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Japan 'a pathetic country' for skipping U.N. talks: hibakusha

U.S. Ambassador to the U.N., Nikki Haley, center, protests against a treaty banning nuclear weapons outside the U.N. Assembly Hall in New York on March 27, 2017. (Mainichi)

NEW YORK -- Japan's abstention from the recent United Nations conference on negotiating a treaty to outlaw nuclear weapons held at the U.N. headquarters here has greatly disappointed atomic bombing victims, or hibakusha, as the only country to ever be attacked with A-bombs appears to be unable to break free from the U.S. nuclear umbrella.

Setsuko Thurlow, who was 13 when the A-bomb was dropped on Hiroshima, strongly criticized the government's absence from the U.N. conference between March 27 and 31, saying, "Japan is incapable of moving in accordance with the voices of the people. It is a pathetic country." The now 85-year-old A-bomb survivor delivered the harsh words in Japanese, having also given testimony in English on Day 2 of the conference.

Japan's absence from the U.N. conference stood out as it is the only country to have been struck by atomic bombs in warfare. At the outset of the conference, Japan's disarmament ambassador Nobushige Takamizawa attempted to explain the Japanese government's decision not to attend, saying that a treaty to abolish nuclear weapons is not viable and that it "will only deepen the schism and division not only between nuclear-weapon states and non-nuclear-weapon states, but also among non-nuclear-weapon states."

To onlookers, this must have come across as a somewhat contradictory stance -- given that hibakusha such as Toshiki Fujimori and Setsuko Thurlow spoke poignantly at the conference about the need to abolish nuclear weapons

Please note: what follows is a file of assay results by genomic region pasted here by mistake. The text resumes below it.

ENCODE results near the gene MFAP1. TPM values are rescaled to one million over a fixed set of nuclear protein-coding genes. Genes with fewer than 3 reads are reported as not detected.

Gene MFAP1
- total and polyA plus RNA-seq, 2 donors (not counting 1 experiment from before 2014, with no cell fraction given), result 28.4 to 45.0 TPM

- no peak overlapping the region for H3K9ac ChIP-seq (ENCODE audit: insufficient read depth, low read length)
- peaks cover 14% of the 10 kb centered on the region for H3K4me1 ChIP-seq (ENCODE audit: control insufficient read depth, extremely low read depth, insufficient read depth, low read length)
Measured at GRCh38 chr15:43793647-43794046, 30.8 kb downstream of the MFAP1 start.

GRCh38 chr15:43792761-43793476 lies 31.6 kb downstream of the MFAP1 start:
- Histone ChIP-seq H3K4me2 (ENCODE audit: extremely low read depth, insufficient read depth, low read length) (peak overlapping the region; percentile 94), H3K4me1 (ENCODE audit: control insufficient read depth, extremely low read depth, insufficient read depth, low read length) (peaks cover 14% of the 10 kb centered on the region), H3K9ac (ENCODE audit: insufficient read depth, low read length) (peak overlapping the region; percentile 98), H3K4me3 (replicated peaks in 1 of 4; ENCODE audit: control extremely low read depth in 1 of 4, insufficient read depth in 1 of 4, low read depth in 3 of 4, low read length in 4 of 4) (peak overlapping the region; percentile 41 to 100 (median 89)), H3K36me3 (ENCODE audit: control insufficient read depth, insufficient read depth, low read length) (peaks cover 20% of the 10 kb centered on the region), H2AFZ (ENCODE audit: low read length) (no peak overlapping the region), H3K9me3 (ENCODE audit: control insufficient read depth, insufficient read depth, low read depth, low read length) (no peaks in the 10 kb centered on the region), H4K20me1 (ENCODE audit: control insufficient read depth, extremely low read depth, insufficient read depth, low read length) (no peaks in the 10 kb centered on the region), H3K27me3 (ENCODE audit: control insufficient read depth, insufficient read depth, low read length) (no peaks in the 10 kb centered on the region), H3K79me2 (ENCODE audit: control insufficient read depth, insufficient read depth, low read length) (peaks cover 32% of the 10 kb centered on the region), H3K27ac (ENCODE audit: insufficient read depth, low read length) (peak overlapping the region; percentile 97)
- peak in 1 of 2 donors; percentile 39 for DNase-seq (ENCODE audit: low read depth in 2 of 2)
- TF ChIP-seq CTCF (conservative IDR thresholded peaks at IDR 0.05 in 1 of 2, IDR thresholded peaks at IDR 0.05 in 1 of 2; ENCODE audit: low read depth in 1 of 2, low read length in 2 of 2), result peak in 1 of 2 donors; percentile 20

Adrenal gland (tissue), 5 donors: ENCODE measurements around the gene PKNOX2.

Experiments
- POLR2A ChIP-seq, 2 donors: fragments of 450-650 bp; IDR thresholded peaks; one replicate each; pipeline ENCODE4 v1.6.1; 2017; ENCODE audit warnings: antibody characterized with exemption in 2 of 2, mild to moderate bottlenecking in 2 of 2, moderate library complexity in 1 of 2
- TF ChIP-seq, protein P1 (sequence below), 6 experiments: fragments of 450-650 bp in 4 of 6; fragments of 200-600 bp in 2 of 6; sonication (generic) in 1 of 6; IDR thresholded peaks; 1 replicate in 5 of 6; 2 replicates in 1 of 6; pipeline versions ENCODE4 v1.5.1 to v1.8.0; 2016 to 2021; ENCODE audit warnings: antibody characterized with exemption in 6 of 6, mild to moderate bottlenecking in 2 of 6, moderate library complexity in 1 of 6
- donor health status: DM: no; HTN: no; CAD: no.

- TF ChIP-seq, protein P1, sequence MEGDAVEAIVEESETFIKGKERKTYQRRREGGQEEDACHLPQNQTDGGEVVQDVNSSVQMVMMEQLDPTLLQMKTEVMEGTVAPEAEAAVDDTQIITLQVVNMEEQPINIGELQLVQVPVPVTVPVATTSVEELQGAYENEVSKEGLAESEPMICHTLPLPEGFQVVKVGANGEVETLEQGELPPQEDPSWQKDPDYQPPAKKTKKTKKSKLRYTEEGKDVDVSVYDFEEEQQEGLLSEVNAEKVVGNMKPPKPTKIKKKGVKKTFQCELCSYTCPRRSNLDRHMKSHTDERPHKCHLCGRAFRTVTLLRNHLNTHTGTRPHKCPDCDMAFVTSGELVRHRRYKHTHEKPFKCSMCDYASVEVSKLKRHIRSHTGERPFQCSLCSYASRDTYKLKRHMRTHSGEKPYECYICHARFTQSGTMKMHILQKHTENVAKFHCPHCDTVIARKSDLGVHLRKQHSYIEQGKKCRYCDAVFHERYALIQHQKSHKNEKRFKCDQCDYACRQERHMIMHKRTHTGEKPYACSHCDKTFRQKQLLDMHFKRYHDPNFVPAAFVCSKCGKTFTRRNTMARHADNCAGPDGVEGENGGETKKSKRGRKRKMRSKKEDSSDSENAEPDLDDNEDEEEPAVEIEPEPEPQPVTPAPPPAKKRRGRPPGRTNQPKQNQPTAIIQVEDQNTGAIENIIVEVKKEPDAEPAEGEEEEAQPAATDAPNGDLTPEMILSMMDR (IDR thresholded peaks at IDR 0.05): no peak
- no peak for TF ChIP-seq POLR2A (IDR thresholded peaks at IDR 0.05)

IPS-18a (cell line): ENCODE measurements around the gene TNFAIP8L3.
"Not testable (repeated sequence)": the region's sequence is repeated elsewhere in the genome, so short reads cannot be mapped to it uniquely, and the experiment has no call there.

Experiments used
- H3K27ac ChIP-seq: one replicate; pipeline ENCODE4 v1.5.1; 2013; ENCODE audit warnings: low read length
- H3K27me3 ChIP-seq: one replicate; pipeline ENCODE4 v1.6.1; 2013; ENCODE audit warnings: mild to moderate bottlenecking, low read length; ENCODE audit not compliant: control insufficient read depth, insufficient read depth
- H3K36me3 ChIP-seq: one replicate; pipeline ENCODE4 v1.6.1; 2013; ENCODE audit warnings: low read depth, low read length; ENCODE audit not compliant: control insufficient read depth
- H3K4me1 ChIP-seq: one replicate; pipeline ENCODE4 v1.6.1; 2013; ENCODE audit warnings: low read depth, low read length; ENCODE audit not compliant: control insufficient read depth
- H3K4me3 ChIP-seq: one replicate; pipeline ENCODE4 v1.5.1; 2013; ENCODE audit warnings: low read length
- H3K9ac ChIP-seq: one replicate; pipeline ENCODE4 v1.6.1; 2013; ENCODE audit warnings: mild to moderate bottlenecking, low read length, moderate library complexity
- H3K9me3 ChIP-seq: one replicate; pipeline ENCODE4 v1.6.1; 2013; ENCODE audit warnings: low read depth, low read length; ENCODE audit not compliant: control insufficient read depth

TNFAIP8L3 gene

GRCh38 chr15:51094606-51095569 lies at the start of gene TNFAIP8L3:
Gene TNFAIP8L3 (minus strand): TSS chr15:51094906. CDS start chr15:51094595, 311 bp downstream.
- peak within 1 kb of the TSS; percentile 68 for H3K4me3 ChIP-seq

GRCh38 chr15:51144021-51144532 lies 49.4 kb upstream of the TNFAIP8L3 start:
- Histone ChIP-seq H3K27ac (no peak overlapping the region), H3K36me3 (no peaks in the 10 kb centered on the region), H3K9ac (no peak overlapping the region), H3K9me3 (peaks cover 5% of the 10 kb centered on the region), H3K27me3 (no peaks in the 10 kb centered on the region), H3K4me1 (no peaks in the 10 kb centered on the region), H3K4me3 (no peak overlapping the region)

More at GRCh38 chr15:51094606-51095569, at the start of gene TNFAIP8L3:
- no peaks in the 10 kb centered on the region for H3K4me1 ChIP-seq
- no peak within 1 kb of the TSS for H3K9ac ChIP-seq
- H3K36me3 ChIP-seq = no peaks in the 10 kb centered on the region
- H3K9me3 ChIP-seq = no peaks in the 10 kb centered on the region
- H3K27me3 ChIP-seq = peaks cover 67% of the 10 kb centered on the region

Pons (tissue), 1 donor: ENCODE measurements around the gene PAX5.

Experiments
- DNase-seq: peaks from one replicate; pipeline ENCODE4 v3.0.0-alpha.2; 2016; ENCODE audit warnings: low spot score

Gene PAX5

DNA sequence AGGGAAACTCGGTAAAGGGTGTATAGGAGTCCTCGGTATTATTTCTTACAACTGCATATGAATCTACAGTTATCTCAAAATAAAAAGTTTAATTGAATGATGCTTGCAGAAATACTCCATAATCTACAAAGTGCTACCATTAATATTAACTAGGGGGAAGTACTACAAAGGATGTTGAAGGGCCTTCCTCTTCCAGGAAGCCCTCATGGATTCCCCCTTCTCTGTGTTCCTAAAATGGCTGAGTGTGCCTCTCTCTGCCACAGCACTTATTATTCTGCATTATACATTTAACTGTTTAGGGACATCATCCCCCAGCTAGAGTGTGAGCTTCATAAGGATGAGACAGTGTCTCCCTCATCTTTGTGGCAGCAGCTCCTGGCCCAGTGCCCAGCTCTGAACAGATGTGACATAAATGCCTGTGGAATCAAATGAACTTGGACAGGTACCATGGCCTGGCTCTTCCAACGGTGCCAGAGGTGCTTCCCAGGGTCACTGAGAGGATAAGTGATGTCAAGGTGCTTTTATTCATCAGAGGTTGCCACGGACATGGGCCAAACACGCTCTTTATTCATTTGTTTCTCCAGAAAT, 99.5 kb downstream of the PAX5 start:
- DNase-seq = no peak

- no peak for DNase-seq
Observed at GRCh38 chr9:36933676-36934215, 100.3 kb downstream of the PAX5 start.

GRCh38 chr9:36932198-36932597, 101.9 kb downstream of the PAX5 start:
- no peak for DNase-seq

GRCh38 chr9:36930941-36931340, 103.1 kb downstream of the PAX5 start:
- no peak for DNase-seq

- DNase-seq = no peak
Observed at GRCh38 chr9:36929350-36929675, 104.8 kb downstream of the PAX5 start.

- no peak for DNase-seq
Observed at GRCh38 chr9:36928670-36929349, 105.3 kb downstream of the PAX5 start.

Japan was not the only party to resist the conference. For example, the U.S. Ambassador to the U.N., Nikki Haley, led a protest against a treaty banning nuclear weapons -- which took place outside the General Assembly as the talks began. "We have to be realistic. Is there anyone who thinks that North Korea would ban nuclear weapons?" Haley said. Standing alongside Haley were representatives of the U.K. and France, among other countries.

Commenting on the protest by Haley, the chairman of the Hiroshima Peace Culture Foundation, Yasuyoshi Komizo -- who was also present at the conference -- said, "It is very rare to see the U.S. lead a protest in this way outside the main hall." It came across as a final desperate attempt by countries that are dependent on nuclear weapons to halt the movement toward forming a treaty.

Takamizawa approached Komizo outside the hall after his speech and told him, "I touched on Hiroshima and Nagasaki at the beginning of my address out of respect for hibakusha," but Japan failed to send a definite message on the first day of the U.N. conference as the country tried to accommodate both hibakusha and the United States.

At the same time, Japan's support for a U.S. missile attack on Syria on April 7 is a reminder that Japan can't come out strongly against the U.S. with regard to military action. When it comes to nuclear weapons, though, A-bomb survivors such as Setsuko Thurlow desperately want Japan to adopt its own stance, based on the voices of the people, and express its support for a treaty banning nuclear weapons altogether.

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